FOUR rural roads, used as Upper Hunter coalmine shortcut routes, may be reclassified as regional roads, without community consultation.
Singleton Council decided this week to apply to the state government to reclassify Stanhope, Hermitage and Glendon roads, plus Glendon Lane.
Deputy mayor Paul Nichols told this week’s regular council meeting that rural residents did not want so much traffic on their narrow, winding roads and their opinion should be sought before a reclassification application was made.
There should be more policing of rural roads and the coalmine traffic should be put back on the highway, Cr Nichols said.
Residents on the four roads have complained about motor vehicle accidents, speeding, other extremely dangerous driving behaviour and traffic noise.
Almost 100 people had signed a petition expressing concern and calling for lower speed limits and more policing on Stanhope Road and a similar number of people had signed a Glendon Road petition.
Mayor Sue Moore told the council meeting that rural roads were public, already well used by coalmine traffic and she didn’t believe it could be stopped.
Reclassification would provide access to Roads and Maritime Services department funding to line mark these back roads, Cr Moore said.
The Stanhope to Glendon shortcut may be disrupted while Bourkes Crossing Bridge, at Glendon, was replaced but after that traffic volumes were expected to increase further, Cr Moore said.
A report to the meeting by council works manager Mursaleen Shah said traffic on Glendon Road had increased 96 per cent, in the 12 years to last year, to an annual average of 1552 motor vehicles every day.
In the same period, the annual average traffic count on Hermitage Road had increased 64 per cent, to 1350 vehicles a day.
Mr Shah said the roads were local thoroughfares and not designed to function as regional roads.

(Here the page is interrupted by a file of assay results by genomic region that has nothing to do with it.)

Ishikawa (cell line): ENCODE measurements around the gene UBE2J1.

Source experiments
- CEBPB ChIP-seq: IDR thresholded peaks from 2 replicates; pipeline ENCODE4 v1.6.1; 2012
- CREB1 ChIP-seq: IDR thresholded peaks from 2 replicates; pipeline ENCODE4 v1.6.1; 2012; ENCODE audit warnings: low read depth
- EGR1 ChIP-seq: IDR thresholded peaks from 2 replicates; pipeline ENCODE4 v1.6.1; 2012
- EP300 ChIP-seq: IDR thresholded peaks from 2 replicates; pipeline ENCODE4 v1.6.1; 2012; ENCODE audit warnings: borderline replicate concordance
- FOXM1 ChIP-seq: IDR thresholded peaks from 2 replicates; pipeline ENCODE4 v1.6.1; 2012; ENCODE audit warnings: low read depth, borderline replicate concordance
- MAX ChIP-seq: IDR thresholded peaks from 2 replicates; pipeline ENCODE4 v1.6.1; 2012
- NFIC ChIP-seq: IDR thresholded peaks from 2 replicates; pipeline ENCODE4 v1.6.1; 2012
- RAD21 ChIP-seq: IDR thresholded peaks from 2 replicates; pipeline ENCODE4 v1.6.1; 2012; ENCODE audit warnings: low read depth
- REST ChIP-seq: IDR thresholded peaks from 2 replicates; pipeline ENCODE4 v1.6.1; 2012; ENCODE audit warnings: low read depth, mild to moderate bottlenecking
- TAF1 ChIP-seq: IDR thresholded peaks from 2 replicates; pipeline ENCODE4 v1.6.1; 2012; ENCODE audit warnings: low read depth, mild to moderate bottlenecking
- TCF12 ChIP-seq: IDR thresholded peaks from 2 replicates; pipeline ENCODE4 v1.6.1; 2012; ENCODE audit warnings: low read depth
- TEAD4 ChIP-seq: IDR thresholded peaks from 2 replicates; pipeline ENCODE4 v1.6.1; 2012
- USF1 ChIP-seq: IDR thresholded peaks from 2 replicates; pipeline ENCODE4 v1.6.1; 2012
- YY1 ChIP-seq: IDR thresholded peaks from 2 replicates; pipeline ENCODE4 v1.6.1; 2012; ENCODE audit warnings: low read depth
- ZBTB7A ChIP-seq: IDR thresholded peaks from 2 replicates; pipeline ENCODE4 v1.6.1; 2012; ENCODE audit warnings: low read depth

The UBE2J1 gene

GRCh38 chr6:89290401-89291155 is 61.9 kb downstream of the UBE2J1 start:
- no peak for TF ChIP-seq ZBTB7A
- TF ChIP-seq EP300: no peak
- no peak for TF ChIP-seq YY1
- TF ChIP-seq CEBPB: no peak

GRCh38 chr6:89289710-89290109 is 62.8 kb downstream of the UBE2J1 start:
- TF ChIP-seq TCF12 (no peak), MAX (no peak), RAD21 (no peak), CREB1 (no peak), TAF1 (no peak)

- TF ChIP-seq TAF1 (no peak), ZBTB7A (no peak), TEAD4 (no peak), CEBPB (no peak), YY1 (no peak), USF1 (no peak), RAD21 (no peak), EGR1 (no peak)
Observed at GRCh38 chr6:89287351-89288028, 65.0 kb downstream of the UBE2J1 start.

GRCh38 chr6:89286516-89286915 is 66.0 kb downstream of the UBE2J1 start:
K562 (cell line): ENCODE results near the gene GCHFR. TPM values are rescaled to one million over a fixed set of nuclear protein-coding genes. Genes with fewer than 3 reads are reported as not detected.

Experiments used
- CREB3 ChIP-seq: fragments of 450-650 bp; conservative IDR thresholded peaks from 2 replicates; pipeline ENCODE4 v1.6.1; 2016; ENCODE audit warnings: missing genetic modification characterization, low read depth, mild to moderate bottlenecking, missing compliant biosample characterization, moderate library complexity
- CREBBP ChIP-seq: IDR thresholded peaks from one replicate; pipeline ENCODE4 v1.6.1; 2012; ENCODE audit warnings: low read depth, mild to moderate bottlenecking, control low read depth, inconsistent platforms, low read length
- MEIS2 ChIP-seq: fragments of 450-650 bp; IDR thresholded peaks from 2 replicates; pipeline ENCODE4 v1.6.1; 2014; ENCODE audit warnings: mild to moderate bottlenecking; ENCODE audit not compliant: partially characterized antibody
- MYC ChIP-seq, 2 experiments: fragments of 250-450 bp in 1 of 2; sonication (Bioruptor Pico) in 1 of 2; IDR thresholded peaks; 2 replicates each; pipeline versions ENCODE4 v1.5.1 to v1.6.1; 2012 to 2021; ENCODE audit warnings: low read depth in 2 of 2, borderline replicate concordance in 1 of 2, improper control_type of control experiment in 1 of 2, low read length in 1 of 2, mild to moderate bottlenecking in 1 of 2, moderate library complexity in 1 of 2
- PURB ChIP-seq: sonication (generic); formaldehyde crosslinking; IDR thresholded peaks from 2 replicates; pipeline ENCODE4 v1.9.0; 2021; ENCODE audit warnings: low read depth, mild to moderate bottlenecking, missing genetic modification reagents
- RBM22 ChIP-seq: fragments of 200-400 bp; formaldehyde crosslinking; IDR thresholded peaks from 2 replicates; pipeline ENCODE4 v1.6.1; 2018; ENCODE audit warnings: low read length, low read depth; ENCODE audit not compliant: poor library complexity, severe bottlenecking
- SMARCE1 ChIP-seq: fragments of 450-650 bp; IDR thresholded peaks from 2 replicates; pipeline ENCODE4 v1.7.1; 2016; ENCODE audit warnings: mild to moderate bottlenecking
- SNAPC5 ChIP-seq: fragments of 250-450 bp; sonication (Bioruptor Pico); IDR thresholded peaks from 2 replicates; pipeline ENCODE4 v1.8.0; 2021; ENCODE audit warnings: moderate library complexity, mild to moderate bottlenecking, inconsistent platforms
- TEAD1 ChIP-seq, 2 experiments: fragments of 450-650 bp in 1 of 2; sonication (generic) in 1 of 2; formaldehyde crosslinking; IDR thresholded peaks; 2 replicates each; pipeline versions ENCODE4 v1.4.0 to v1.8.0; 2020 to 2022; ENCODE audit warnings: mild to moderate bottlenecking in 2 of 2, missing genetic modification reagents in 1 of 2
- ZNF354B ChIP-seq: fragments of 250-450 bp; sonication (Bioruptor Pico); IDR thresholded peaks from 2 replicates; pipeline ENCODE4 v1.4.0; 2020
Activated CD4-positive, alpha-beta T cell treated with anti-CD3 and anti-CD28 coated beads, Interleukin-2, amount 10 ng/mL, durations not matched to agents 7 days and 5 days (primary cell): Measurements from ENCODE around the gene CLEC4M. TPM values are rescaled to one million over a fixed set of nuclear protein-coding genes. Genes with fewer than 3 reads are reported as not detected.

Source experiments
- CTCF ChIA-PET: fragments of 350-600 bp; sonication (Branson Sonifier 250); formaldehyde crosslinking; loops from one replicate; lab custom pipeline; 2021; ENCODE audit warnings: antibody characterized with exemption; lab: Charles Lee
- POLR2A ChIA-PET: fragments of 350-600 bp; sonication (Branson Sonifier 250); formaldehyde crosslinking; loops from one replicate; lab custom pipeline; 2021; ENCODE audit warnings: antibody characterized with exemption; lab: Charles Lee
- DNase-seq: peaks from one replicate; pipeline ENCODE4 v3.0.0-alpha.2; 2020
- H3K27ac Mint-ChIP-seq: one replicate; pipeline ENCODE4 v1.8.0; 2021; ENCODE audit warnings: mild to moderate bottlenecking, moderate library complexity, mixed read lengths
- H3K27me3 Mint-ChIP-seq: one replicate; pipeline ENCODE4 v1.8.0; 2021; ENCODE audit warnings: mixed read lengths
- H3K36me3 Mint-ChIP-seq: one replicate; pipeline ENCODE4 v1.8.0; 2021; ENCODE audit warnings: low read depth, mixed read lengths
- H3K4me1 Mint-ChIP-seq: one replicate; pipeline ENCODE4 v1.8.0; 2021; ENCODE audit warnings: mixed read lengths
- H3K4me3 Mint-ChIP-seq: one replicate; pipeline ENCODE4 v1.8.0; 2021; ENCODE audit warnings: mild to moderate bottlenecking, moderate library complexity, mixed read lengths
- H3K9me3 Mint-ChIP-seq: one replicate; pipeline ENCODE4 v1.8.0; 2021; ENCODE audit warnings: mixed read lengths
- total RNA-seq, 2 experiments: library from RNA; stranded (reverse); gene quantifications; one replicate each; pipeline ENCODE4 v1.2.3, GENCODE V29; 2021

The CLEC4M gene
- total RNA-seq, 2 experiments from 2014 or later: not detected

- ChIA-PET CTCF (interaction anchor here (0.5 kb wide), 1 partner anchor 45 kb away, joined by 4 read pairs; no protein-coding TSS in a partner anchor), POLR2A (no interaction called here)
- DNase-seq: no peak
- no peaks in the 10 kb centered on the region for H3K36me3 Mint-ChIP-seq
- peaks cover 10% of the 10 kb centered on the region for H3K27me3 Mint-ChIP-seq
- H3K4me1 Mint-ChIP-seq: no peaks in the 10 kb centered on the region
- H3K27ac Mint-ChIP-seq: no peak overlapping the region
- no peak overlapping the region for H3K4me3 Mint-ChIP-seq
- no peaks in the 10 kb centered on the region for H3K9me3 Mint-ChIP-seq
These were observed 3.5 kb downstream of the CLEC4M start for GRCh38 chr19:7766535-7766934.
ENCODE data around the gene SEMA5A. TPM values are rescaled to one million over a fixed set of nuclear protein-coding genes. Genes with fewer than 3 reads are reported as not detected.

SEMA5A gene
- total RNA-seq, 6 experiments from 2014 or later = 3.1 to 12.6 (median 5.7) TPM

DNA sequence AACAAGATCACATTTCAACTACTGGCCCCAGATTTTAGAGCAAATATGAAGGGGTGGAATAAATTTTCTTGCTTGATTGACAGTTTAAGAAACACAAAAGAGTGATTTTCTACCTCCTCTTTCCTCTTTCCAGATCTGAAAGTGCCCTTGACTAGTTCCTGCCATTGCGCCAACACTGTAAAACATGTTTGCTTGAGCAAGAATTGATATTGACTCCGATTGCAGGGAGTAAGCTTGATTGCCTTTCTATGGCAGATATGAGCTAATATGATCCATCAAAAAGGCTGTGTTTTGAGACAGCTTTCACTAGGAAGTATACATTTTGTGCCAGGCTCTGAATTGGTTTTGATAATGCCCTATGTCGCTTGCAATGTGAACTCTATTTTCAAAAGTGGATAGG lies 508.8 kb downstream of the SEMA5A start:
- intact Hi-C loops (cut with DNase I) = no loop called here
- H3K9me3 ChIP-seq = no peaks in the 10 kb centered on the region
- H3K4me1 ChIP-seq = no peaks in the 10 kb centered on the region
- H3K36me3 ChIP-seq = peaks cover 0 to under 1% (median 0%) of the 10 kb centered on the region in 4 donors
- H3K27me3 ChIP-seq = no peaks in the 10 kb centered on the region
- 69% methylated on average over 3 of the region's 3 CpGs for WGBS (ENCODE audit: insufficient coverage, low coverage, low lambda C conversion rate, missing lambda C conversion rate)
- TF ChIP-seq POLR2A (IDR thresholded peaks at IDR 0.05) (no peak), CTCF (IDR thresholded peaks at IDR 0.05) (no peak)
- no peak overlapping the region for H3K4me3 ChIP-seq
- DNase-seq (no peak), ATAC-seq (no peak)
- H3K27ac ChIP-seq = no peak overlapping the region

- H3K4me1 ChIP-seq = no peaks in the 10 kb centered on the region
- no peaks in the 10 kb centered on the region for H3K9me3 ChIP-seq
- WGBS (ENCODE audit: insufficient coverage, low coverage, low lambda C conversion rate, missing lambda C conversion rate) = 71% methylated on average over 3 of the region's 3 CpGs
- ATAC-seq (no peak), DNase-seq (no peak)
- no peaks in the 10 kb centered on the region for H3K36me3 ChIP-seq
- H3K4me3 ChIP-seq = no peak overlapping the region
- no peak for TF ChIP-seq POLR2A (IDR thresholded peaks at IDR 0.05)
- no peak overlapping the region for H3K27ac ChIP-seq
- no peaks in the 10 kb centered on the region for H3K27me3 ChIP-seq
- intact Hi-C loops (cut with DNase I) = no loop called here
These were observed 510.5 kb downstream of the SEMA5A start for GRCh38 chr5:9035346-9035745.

The pavement design and width were not appropriate to handle the increased usage and there were numerous curves and concealed driveways.
The council had received many complaints about driver behaviour, police had been notified and patrols increased, he said.
Mr Shah said the council was unable to pay additional maintenance costs and as much of the increased traffic was coalmine related, extra roadwork costs should be paid by the state government.
Mr Shah said that as Cr Moore and councillors were meeting with Roads Minister Duncan Gay on June 26 this was an opportunity to raise the issue.
Regional classification meant the state government would pay 100 per cent of maintenance costs and 50 per cent of upgrade costs, whereas the council met all maintenance and upgrade costs for the roads at present.
Cr Moore said the June 26 meeting may only involve her and general manager Lindy Hyam, not councillors.
She was waiting to hear whether Mr Gay would include other councillors in the discussion.
Several councillors said all councillors should be afforded an opportunity to attend and other Singleton shire roads, such as Wallaby Scrub, Bridgman and Broke roads should be included among those of concern because of increased coalmine traffic.